Flowers in the coalmine

Who knew abandoned mines were going to become such a big gardening thing? Gouged-out cavities everywhere from Cornwall to Malta to Woodend North have been recolonised by plants, sometimes all of their own accord. Gritty but bucolic, machinery marks sit side-by-side with wildflowers.

Three biomes of the Eden Project, the largest greenhouses in the world.Credit:Glenn Beanland

So perhaps it was only a matter of time before talk turned to turning the great, gaping hollow left from 50-odd years of brown-coal mining in Anglesea into a garden and eco-tourism attraction.

Sir Tim Smit, co-founder of the Eden Project, which famously transformed an old clay pit in Cornwall into a botanical wonderland, is proposing indigenous plants, water and a “celebration” of the area’s local ecology.

But long before there was any talk of such an eco-tourism extravaganza in this coastal town there was a band of dedicated local volunteers working to preserve a local ecology so diverse it has been described as a coral reef out of water.

The volunteers are part of ANGAIR, the Anglesea, Aireys Inlet Society for the Protection of Flora and Fauna, which this year celebrates its half-centenary. For 50 years its members have been conducting working bees, putting on workshops, organising fundraisers and mounting campaigns to protect this stretch of coast and hinterland.

It is an area of elusive orchids that only flower after fire and rare perennial herbs once thought to be extinct. Some of the plants cannot be found anywhere else.

When The Age visited the society’s propagation group at work this week, 10 volunteers were cultivating some of the 750 local indigenous plants identified in the area in preparation for the outfit’s annual spring sale. Among the group’s most treasured possessions are two polystyrene boxes filled, like A-to-Z filing cabinets, with locally collected seeds of everything from Acacia to Xanthorrhoea.

New seedlings in thei ANGAIR potting shed, Memorial Hall, Community Precinct, Anglesea.Credit:Joe Armao

Some volunteers were planting seeds, others potting up seedlings. Two people were washing plastic tubes so they could be reused and one was at a computer keeping a digital record of all that was being done. It felt streamlined and efficient but also fun. After the volunteers finished, they drank coffee and ate cake.

It is the same story two mornings every week and it is the same again for the other special-interest ANGAIR groups that weed, monitor, rehabilitate and otherwise care for a natural landscape that is under growing pressure.

The ANGAIR volunteer group, which has 600 members, has been running for more than 50 years. Credit:Joe Armao

Population growth, increased housing and new infrastructure projects have all taken their toll on local vegetation. But the society, which has about 600 members, has become a role model for effective, long-term community action.

Propagation group convener, Sally White, attributes the outfit’s longevity to the way it has continually adapted to suit the conditions at hand. The group’s goals have always been the same, but its ways of getting there can change. “Most community groups don't keep going this long. People usually get fired-up by the great passion of the original members and, when they go, everything can disappear,” White says.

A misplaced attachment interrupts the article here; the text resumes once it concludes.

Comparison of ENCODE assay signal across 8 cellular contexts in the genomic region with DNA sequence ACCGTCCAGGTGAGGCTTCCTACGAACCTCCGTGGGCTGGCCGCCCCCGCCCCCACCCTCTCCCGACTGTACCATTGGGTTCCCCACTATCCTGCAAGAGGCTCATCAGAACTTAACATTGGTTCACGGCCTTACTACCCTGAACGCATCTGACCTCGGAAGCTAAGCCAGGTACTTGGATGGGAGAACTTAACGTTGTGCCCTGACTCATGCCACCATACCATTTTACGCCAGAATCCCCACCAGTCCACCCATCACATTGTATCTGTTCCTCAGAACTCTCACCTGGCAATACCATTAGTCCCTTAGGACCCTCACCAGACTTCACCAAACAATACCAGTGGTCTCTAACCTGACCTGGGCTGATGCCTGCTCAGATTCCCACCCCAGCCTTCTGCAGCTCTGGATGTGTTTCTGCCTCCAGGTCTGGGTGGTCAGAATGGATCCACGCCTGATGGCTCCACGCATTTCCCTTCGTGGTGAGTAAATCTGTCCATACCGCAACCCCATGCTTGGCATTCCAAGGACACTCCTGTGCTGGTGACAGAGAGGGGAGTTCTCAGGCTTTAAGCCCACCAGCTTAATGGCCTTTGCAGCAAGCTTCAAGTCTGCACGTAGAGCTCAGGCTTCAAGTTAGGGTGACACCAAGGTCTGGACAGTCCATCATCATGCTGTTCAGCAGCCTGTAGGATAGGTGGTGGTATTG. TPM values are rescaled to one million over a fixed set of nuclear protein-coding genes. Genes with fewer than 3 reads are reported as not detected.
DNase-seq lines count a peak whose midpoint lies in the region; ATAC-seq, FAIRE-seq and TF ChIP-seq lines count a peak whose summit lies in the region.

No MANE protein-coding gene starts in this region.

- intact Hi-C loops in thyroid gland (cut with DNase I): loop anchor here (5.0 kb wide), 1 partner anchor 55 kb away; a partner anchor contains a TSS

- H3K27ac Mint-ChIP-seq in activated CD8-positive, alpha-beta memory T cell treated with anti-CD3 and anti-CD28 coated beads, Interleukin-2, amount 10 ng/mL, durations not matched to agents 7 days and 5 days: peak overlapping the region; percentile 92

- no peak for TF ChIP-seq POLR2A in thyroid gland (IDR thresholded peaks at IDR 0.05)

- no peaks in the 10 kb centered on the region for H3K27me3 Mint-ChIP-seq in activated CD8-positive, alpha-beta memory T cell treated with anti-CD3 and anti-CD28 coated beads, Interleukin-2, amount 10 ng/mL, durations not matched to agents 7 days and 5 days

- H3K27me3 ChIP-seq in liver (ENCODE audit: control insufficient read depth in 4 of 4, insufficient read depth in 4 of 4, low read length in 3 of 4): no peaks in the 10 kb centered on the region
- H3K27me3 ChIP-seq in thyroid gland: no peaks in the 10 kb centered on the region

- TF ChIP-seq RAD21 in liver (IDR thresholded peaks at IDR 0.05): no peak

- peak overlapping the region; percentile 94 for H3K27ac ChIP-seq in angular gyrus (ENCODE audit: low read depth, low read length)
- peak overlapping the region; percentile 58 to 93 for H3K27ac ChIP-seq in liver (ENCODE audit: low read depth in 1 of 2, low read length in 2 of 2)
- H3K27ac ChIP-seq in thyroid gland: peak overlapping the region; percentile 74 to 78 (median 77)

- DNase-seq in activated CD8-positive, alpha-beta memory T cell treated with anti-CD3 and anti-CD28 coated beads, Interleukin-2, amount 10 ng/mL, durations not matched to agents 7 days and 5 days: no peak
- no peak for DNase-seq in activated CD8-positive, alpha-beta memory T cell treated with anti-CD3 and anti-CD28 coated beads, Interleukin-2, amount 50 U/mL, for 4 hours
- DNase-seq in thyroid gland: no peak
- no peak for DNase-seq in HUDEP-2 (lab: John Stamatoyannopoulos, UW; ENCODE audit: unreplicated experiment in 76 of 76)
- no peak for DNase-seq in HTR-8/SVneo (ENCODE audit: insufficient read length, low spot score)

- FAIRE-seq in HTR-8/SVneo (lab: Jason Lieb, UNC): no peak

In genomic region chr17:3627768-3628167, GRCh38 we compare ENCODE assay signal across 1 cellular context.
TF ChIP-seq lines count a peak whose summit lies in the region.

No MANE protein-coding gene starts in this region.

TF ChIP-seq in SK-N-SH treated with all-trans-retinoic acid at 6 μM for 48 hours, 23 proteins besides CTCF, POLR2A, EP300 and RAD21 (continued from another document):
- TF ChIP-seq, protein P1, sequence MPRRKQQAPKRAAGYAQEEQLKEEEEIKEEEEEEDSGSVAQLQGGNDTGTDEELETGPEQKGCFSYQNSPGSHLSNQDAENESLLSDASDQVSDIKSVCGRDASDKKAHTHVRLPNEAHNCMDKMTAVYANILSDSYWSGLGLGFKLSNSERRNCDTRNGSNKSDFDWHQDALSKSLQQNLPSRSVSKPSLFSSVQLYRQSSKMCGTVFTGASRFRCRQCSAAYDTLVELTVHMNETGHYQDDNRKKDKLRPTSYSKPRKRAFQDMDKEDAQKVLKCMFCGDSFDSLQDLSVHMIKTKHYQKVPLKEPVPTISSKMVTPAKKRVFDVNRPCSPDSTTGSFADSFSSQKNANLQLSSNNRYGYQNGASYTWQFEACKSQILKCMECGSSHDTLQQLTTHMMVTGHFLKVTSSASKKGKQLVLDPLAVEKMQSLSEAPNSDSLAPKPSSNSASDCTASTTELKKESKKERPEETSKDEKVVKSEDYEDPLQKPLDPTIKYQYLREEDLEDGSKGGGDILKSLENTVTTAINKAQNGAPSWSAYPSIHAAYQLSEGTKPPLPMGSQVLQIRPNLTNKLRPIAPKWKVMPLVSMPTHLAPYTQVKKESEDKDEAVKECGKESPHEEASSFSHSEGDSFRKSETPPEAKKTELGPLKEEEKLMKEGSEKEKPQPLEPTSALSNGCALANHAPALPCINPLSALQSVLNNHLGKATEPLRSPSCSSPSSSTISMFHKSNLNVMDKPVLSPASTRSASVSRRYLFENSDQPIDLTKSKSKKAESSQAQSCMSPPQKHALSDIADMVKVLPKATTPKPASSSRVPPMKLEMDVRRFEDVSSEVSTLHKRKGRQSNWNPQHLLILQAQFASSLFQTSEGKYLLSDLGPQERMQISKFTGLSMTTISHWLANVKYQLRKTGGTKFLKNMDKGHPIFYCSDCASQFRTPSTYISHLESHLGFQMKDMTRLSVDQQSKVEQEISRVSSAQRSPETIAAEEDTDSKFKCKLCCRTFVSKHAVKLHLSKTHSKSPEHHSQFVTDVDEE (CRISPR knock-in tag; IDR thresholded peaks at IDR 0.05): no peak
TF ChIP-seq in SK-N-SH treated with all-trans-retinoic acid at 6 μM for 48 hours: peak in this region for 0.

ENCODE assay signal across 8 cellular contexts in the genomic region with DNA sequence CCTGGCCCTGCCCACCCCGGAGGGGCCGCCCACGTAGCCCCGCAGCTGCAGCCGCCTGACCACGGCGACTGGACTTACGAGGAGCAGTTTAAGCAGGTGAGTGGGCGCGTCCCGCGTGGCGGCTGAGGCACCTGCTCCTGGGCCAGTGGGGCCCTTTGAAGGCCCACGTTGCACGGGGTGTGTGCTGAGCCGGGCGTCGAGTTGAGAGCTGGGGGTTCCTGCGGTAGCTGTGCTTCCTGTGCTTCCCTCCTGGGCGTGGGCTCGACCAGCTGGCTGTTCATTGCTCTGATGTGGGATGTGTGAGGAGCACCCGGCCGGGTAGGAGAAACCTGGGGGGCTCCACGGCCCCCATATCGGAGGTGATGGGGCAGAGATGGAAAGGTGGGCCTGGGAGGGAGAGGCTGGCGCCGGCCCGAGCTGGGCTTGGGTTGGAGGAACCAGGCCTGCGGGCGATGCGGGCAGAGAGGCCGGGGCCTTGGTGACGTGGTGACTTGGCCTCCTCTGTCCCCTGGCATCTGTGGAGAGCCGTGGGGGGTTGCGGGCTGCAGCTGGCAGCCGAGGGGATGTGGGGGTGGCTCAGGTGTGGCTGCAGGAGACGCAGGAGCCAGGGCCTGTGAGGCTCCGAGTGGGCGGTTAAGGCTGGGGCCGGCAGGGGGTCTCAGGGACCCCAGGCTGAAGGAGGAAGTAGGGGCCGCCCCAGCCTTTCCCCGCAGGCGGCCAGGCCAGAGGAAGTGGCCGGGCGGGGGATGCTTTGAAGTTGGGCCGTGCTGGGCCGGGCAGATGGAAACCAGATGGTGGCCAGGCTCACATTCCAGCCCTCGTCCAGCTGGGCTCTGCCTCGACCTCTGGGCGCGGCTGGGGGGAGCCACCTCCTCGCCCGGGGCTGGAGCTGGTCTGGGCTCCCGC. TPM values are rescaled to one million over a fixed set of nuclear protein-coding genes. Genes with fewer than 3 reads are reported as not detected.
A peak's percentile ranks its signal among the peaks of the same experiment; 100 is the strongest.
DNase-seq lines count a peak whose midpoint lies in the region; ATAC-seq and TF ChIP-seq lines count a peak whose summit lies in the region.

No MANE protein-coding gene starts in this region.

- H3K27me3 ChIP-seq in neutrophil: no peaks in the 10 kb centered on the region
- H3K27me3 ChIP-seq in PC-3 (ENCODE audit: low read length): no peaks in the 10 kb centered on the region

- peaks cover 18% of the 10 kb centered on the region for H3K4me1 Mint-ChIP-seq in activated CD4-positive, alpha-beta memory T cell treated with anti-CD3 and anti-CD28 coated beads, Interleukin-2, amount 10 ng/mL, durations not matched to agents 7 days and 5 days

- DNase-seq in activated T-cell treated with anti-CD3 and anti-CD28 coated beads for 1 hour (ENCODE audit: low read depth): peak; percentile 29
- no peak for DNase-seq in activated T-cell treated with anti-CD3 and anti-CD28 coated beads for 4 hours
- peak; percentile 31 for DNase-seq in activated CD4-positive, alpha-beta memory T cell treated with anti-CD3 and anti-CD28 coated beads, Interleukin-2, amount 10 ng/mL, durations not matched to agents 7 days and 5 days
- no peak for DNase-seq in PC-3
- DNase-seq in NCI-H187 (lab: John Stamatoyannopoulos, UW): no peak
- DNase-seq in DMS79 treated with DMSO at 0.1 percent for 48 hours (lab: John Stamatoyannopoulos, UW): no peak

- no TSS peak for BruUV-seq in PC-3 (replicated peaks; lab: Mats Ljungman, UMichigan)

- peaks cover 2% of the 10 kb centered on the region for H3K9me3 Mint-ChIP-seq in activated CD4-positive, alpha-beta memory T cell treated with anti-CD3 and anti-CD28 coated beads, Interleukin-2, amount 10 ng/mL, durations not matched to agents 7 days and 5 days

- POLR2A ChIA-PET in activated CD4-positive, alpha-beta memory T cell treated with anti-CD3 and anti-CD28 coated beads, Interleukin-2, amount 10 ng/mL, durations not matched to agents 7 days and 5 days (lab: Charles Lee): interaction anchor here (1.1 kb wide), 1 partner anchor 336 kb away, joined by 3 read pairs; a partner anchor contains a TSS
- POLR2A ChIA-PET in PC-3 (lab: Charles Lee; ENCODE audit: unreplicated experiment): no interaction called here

The key original member of ANGAIR was the late Edith Lawn, an art and craft lecturer who, in 1968, took a walk in the Anglesea heath and picked spider orchids for one of her classes.

The story of what unfolded next is documented in a book by long-time member Roslyn Gibson to celebrate ANGAIR’s first 50 years. Gibson quotes Lawn’s 1974 account of events in which Lawn described how a local builder called at her holiday house, noticed her picked orchids and said, “Don’t let my wife see you with those”.

Sally White and other ANGAIR volunteers.Credit:Joe Armao

Lawn promptly visited the builder’s wife and began to reflect on how many other people must be innocently removing local plants from the bush like she had done. Within months Lawn had set the wheels in motion for the establishment of ANGAIR.

The first meeting was held in 1969, around the same time Alcoa’s Anglesea power station went online. But the timing was pure coincidence and the book describes cordial relations between Alcoa and ANGAIR and their joint effort to limit the environmental fallout of Alcoa’s activities.

After the power station and mine closed in 2015, several locals – including some ANGAIR members – started thinking the best way to continue limiting the environmental fallout was to have an eco-tourism project like that established in Cornwall almost 20 years ago.

The feeling among the volunteers at the propagation group meeting was that turning Anglesea’s mining scar into an Eden-style eco-tourism project “fits in” with ANGAIR’s work. As propagation group member (and a former ANGAIR president) Peter Forster put it, “It is all about environmental awareness, and education and getting people to be more aware of their surroundings.”

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